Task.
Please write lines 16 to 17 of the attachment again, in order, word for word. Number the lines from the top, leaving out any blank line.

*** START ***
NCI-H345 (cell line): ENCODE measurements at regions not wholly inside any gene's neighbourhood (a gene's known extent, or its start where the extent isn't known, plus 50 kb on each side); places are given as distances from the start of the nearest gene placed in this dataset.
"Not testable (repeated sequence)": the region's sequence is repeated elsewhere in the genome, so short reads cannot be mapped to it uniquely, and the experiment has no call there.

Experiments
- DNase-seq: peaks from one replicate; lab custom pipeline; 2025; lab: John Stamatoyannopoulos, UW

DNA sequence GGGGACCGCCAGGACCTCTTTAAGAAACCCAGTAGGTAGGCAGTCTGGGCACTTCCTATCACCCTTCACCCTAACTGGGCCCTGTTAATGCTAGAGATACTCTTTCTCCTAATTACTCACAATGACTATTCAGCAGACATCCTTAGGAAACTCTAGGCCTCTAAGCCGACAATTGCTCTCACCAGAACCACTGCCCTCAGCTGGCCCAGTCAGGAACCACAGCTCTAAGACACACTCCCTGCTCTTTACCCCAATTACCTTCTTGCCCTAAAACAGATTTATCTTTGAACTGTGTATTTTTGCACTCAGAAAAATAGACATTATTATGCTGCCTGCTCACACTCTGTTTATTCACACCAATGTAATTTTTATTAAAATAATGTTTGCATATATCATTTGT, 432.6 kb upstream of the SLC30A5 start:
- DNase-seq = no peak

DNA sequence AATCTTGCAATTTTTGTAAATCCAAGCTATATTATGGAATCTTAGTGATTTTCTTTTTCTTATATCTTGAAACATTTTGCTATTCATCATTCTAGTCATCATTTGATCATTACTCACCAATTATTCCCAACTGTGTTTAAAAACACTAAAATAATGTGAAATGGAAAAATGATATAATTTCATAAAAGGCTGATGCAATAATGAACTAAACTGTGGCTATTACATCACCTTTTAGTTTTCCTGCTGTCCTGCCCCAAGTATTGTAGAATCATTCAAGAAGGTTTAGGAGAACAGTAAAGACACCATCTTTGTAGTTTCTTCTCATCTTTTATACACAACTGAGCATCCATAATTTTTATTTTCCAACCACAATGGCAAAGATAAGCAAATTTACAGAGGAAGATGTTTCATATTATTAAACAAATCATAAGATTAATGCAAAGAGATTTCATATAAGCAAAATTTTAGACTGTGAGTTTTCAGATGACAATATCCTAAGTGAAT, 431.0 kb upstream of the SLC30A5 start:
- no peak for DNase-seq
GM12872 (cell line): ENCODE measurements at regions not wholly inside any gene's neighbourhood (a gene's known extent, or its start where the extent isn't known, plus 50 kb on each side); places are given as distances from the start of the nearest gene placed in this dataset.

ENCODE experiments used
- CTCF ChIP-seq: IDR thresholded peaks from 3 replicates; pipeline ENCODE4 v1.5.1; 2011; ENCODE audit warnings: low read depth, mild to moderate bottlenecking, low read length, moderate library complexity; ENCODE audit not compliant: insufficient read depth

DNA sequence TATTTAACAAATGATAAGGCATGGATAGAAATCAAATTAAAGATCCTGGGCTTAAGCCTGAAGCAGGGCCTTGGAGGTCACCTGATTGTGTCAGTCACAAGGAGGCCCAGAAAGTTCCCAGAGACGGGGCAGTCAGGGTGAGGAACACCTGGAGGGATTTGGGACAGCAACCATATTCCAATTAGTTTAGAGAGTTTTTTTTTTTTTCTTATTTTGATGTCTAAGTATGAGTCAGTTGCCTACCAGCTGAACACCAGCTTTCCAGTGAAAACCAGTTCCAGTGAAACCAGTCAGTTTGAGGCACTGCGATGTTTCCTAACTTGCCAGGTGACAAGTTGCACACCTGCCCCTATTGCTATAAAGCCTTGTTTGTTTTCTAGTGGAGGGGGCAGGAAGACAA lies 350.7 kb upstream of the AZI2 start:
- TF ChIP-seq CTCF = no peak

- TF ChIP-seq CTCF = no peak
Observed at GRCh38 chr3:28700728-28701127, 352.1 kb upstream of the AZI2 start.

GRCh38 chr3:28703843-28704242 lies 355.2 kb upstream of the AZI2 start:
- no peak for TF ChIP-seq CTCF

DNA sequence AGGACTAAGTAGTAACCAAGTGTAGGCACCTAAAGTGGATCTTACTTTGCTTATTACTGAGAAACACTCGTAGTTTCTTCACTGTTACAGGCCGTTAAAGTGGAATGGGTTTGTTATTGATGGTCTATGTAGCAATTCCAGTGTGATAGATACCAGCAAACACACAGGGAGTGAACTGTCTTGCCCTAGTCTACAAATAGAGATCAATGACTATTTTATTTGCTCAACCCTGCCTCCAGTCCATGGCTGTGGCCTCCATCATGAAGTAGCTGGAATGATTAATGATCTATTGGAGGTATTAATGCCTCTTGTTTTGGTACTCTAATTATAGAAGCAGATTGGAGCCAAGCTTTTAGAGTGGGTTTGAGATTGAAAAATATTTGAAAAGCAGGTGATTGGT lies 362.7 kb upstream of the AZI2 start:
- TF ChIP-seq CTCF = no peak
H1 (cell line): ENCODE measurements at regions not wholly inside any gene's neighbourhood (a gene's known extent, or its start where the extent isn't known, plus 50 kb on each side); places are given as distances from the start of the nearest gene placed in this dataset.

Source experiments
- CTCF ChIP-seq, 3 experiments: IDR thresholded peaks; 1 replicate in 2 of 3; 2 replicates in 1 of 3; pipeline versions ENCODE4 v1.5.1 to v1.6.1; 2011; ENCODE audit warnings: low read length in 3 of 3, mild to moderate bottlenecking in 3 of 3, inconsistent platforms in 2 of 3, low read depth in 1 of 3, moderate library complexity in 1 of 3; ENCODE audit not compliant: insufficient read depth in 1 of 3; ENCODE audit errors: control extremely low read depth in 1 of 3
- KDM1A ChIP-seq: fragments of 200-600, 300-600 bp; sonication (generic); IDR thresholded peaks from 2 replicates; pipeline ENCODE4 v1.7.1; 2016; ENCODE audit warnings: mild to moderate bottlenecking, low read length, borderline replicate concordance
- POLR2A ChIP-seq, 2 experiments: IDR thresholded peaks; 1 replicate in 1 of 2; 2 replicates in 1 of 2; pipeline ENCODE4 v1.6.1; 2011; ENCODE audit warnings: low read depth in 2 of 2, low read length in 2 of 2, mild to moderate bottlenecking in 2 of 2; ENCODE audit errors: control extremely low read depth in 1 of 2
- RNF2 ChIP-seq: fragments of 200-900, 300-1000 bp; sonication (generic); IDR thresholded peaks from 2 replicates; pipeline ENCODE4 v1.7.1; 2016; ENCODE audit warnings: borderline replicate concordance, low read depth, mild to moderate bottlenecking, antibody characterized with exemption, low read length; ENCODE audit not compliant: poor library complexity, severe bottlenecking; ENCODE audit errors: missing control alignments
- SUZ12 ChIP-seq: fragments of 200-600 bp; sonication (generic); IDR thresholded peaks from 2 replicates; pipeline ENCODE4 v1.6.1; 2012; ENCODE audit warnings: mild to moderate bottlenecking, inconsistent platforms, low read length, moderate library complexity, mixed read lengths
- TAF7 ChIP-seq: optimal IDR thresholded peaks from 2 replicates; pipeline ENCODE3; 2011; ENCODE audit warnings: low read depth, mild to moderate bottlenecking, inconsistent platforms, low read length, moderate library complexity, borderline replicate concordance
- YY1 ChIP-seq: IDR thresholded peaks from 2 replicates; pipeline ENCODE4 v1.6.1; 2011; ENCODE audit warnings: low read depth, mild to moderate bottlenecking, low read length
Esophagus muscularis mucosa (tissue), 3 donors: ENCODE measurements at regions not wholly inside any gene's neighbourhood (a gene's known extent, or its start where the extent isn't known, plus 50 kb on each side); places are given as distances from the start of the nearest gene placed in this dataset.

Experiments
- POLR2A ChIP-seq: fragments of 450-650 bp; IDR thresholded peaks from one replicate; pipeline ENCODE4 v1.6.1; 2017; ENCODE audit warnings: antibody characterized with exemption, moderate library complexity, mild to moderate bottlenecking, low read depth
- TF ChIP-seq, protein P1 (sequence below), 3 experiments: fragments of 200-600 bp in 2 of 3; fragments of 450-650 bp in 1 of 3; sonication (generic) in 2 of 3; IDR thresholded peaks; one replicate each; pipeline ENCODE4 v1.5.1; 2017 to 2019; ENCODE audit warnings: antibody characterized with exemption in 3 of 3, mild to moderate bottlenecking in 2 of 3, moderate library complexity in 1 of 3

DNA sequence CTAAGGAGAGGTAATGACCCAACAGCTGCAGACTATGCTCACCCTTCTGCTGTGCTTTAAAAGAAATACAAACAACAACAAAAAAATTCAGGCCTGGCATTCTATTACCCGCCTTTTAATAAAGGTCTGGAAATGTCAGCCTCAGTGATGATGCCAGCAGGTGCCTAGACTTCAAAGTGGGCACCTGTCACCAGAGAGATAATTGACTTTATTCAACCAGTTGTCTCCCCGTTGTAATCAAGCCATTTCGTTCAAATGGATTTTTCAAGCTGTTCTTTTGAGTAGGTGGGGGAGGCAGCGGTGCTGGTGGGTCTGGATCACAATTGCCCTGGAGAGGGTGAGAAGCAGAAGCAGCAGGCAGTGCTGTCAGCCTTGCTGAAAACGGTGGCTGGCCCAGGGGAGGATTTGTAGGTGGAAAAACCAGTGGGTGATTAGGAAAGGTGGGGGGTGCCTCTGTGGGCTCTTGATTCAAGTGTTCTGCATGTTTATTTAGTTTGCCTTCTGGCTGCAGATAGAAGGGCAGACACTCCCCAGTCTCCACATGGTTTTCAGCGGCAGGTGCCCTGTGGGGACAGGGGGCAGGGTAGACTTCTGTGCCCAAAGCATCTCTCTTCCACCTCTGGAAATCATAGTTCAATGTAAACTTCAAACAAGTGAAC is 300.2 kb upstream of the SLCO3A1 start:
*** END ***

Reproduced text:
GRCh38 chr3:28703843-28704242 lies 355.2 kb upstream of the AZI2 start:
- no peak for TF ChIP-seq CTCF